Africa now has the unique web address .africa, equivalent to the more familiar .com, following its official launch by the African Union. From a report on BBC: AU commission chairperson Nkosazana Dlamini Zuma hailed its creation as the moment when Africa "got [its] own digital identity." The AU says the .africa domain name will "bring the continent together as an internet community." Addresses can now reflect a company's interest in the whole of Africa. For example, a mobile phone company could create mobile.africa to show its Africa-wide presence, or a travel company could set up travel.africa.

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How Many Snapchat Clones Does It Take For Facebook To Lose Its Self-Respect?

Slashdot - Fri, 03/10/2017 - 19:00
Alex Hern, writing for The Guardian: Over the past year, Facebook has shown an almost monomaniacal dedication to taking on Snapchat by importing its defining features wholesale into the company's own apps. Facebook Live has "masks" now (think Snapchat's Lenses). Instagram has geostickers (like Snapchat's location-aware stickers.) WhatsApp has "Status" (think Snapchat Stories). Instagram has "Stories" (think ... Snapchat stories). The latest fruit of Facebook's labours is Messenger Day -- "a way for you to share these photos and videos -- as they happen -- by adding to your Messenger Day, where many of your friends can view and reply to them". It's Snapchat Stories. Again. [...] Facebook has seen potential threats on the horizon before, but its chequebook has always been enough to ward off real danger: that's why it bought Instagram, that's why it bought WhatsApp, and that's why it tried to buy Snapchat. But it couldn't get the company's fiercely independent co-founder, Evan Spiegel, to sell. And now it's in uncharted waters, with a competitor stealing advertising revenue, desirable millennial users, and industry credibility, and with no obvious way to reverse that trend. Facebook's time at the top probably isn't up. But its self-respect deficit is going to take years to pay off.

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U.S. Jobs, Pay Show Solid Gains in Trump's First Full Month

Slashdot - Fri, 03/10/2017 - 18:20
Two anonymous reader share a Bloomberg report: U.S. employers added jobs at an above-average pace for a second month on outsized gains in construction and manufacturing while wage growth picked up, as the labor market continued its steady improvement in the new year. The 235,000 increase followed a 238,000 rise in January that was more than previously estimated, the best back-to-back rise since July, a Labor Department report showed Friday in Washington. The unemployment rate fell to 4.7 percent, and wages grew 2.8 percent from February 2016. While unseasonably warm weather may have boosted the payrolls count, the data represent President Donald Trump's first full month in office and coincide with a surge in economic optimism following his election victory.

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NASA Finds Lunar Spacecraft That Vanished 8 Years Ago

Slashdot - Fri, 03/10/2017 - 17:40
An anonymous reader shares a CNN report: It made history as India's first unmanned lunar spacecraft. Then it vanished. Nearly a decade later, NASA has located two unmanned spacecraft orbiting the moon, including India's Chandrayaan-1, which went quiet in 2009. Scientists used a new ground radar to locate the two spacecraft -- one active and one dormant, NASA said Thursday. "We have been able to detect NASA's Lunar Reconnaissance Orbiter [LRO] and the Indian Space Research Organization's Chandrayaan-1 spacecraft in lunar orbit with ground-based radar," said Marina Brozovic, a radar scientist at NASA's Jet Propulsion Laboratory in Pasadena, California. "Finding LRO was relatively easy, as we were working with the mission's navigators and had precise orbit data where it was located."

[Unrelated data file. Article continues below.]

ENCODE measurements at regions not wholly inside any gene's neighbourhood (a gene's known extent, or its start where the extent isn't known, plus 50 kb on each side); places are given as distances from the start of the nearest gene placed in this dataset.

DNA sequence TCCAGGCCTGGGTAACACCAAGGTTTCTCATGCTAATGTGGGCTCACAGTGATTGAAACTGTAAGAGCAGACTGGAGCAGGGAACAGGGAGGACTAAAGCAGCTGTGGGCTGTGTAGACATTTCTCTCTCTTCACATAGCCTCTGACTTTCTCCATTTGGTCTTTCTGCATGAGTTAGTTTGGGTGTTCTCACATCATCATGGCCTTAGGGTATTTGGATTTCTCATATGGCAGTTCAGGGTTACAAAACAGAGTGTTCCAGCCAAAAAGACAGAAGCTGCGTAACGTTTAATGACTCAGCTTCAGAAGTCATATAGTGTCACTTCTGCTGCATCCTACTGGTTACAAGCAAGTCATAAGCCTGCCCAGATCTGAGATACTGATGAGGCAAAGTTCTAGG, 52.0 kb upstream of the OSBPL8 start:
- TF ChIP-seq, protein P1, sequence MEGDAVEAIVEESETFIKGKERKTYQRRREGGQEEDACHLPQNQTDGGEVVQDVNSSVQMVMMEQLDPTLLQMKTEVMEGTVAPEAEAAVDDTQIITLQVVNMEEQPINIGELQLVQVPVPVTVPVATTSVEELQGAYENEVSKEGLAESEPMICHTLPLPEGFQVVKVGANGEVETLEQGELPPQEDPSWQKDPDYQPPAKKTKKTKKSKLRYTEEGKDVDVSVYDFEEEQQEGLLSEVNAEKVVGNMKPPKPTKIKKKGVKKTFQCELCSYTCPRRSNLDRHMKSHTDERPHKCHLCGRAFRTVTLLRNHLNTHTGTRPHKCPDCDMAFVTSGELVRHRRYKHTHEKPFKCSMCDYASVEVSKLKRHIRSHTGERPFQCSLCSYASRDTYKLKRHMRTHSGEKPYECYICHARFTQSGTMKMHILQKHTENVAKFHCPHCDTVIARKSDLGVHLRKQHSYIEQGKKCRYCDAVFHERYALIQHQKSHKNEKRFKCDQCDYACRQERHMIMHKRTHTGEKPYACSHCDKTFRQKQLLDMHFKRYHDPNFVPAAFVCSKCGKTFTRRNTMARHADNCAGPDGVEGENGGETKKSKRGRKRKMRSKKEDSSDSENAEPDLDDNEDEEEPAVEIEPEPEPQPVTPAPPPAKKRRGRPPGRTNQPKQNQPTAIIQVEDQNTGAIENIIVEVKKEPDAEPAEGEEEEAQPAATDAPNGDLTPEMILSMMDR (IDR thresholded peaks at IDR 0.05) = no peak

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Elon Musk: I Can Fix South Australia Power Network in 100 Days Or It's Free

Slashdot - Fri, 03/10/2017 - 17:00
An anonymous reader shares a report on The Guardian: Elon Musk, the billionaire founder of electric car giant Tesla, has thrown down a challenge to the South Australian and federal governments, saying he can solve the state's energy woes within 100 days -- or he'll deliver the 100MW battery storage system for free. On Thursday, Lyndon Rive, Tesla's vice-president for energy products, told the AFR the company could install the 100-300 megawatt hours of battery storage that would be required to prevent the power shortages that have been causing price spikes and blackouts in the state. Thanks to stepped-up production out of Tesla's new Gigafactory in Nevada, he said it could be achieved within 100 days. Mike Cannon-Brookes, the Australian co-founder of Silicon Valley startup Atlassian, on Friday tweeted Elon Musk, asking if Tesla was serious about being able to install the capacity. Musk replied that the company could do it in 100 days of the contract being signed, or else provide it free, adding: "That serious enough for you?"

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Google Launches Official Gmail Add-On Program

Slashdot - Fri, 03/10/2017 - 16:20
Google is making it possible for developers to bring their services into Gmail using new integrations called Add-ons. From a report on PCWorld: It's built so that developers can write one set of code in Google's Apps Script language and have their integration run in Gmail on the web, as well as inside Google's Android and iOS apps for the service. For example, a QuickBooks add-on would let users easily send invoices to people who they're emailing. Google already offers Add-ons for its Docs word processing and Sheets spreadsheet software. This sort of system could be useful for users because it helps them get work done without leaving Gmail. It also helps draw users into Google's official email app, rather than use one of the many other clients that can access the service, including Microsoft Outlook.